Ethiopian authorities announced Monday that they had increased the production capacity of the Grand Ethiopian Renaissance Dam (GERD) on the Nile by 450 megawatts, causing some alarm downstream in Egypt.
The dam was to have the capacity to produce 6,000 megawatts of electricity, and GERD authorities told the Ethiopian News Agency on Monday that the increased capacity is due to the improvement of 14 of its 16 turbines.
GERD executive committee member Debretsion Gebremichael, also Ethiopia’s minister of communication and information technology, praised this new development and the potential for greater production.
Work on the dam commenced in 2011, with initial plans for it to have a capacity of 5,250 megawatts. This was upgraded in March 2012 to 6,000 megawatts.
Egyptian and Sudanese authorities involved in the initiative say they were not informed of the additional 450 megawatt capacity of the dam, according to the state-owned Al-Akhbar newspaper, which added that both countries would be requesting further details in the coming days.
When completed, the dam will be the largest hydroelectric power plant in Africa, and one of the largest of its kind in the world. It was estimated in 2016 that the process of filling the dam with water (approximately 74 billion cubic meters) may take between five to 15 years.
The latest developments have caused some alarm in Egypt. Pro-government author Mostafa al-Fiqi wrote an opinion article in the state-owned Al-Ahram newspaper arguing that the dam would convert a share of Egypt’s water into electricity for other countries, impacting agricultural production. While Fiqi made it clear he doesn’t oppose Ethiopia’s ambitions for development, this “must not prejudice Egypt’s historic rights to its share of the Nile waters,” he added.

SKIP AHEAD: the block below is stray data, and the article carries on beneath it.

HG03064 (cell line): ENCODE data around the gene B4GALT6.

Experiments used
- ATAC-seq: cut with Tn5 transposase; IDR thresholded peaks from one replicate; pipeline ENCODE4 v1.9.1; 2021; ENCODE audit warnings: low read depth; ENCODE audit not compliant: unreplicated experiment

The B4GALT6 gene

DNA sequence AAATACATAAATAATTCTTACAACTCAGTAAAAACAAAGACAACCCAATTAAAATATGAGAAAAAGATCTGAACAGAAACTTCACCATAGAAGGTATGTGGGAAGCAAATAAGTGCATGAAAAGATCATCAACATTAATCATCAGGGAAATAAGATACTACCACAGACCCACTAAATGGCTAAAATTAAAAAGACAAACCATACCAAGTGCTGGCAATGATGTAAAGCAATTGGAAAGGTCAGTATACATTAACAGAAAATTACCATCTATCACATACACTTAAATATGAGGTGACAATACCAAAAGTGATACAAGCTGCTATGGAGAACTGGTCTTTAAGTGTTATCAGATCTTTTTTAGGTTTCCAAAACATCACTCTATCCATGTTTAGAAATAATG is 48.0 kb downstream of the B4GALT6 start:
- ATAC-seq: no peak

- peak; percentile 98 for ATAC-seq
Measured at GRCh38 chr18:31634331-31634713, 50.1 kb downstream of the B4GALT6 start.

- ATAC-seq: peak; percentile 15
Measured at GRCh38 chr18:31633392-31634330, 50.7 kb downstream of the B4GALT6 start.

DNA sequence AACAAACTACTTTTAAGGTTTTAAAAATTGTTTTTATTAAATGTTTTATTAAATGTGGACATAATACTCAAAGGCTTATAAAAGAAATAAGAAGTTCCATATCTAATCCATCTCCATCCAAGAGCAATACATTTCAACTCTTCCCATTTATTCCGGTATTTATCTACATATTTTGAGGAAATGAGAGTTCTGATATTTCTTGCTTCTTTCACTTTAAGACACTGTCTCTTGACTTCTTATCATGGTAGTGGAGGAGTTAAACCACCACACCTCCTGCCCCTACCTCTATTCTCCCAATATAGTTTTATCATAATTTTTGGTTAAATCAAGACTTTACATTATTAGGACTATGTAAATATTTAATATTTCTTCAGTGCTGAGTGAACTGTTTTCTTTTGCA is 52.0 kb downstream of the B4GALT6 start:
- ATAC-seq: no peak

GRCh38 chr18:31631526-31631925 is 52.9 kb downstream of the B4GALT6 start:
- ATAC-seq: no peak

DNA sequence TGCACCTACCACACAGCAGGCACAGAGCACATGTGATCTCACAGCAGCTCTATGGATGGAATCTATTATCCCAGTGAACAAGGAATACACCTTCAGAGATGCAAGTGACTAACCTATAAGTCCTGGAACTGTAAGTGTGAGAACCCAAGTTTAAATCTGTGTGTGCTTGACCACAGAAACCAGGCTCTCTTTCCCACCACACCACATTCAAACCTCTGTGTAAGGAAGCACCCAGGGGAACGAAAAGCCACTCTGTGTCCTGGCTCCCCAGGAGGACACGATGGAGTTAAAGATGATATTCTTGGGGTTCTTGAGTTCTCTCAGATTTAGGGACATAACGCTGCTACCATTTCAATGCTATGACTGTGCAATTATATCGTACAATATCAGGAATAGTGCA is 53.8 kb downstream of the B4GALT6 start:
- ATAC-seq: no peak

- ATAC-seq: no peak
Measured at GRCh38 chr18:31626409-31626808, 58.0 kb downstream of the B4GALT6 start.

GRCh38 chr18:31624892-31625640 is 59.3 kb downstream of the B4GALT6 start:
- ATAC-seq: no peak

Gebremichael, however, stressed that improvements to the power-generating capacity of the dam would not affect the water flow of the river. “There will be no harm inflicted on countries downstream,” he said.
Although Ethiopia agreed to share all dam blueprints with Egypt and Sudan in 2011, it is clear there have been some breakdowns in communication since then.
A French firm was contracted to assess the impact of the dam on all countries involved, and is due to present its report to the tripartite committee at the end of March before they convene in April.
But while the dam has caused alarm among some Egyptians, others are stressing the need to look beyond the dam to secure Egypt’s water in the future.
“We have to look for alternatives and other methods to move away from water scarcity and poverty,” Former minister of Irrigation and Water Resources, Mahmoud Abu Zeid, told Veto newspaper.
According to global calculators of water scarcity, Egypt is already classified as being a water-stressed country, while Ethiopia is classified as being on the brink of water stress.